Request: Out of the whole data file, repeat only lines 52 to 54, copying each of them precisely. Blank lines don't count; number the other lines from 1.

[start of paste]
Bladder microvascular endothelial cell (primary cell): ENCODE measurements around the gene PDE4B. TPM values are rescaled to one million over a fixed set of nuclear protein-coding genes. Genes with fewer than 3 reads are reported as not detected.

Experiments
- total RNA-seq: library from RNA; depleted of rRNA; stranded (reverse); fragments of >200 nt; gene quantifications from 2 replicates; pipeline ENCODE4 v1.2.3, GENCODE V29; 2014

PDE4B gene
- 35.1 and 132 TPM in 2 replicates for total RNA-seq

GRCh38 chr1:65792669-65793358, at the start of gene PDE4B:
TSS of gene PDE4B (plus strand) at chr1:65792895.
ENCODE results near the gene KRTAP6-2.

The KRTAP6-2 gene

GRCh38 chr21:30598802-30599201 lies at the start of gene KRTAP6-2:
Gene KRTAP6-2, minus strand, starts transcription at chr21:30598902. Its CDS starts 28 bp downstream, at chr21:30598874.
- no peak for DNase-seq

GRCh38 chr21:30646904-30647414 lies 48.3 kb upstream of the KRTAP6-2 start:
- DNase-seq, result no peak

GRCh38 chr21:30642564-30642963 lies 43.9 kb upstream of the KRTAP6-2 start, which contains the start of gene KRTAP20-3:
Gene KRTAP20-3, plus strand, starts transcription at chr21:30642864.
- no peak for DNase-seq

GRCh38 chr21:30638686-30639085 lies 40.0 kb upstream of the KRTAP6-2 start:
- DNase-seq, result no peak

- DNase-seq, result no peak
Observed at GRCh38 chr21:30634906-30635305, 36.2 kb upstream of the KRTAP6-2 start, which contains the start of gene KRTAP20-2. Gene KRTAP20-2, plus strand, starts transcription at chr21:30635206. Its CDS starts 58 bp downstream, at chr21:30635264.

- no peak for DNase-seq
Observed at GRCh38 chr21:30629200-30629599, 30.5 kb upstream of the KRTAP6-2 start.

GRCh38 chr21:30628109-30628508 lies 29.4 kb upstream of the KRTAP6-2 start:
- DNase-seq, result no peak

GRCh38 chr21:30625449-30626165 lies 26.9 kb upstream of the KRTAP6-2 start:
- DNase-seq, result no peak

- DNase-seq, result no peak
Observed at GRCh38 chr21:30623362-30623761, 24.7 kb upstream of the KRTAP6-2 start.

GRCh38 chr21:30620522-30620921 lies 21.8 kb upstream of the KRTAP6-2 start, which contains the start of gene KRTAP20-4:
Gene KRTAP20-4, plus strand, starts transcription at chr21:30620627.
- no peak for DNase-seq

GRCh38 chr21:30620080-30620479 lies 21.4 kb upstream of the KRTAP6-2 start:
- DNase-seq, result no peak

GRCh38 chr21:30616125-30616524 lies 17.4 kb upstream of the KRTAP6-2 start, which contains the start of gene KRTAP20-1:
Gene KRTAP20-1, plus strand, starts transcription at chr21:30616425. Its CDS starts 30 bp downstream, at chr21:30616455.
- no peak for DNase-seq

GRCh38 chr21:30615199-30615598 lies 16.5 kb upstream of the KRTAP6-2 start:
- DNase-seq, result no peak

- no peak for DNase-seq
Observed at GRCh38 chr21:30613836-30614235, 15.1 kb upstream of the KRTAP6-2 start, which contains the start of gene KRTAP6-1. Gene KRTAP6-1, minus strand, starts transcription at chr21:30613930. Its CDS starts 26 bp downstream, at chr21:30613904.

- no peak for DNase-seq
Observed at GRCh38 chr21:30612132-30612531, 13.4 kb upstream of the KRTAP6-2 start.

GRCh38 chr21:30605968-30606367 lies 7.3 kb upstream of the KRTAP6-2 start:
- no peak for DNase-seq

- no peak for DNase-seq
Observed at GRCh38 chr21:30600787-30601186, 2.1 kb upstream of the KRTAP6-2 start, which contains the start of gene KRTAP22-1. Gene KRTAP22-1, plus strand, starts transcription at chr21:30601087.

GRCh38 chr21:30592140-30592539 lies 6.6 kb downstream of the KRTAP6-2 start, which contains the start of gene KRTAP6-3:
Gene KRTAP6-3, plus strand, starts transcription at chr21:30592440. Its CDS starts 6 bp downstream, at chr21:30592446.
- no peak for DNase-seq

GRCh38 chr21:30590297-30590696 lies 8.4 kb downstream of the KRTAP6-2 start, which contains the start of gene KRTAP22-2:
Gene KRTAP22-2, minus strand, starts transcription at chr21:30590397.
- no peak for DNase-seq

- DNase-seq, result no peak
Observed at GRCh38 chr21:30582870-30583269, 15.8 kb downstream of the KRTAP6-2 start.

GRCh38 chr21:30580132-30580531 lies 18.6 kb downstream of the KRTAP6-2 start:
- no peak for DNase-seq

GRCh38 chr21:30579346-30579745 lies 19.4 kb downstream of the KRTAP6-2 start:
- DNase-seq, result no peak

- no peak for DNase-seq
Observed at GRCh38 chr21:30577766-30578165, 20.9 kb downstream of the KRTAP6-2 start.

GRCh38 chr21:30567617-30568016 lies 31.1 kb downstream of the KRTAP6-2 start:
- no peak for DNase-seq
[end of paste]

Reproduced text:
Gene KRTAP22-2, minus strand, starts transcription at chr21:30590397.
- no peak for DNase-seq

- DNase-seq, result no peak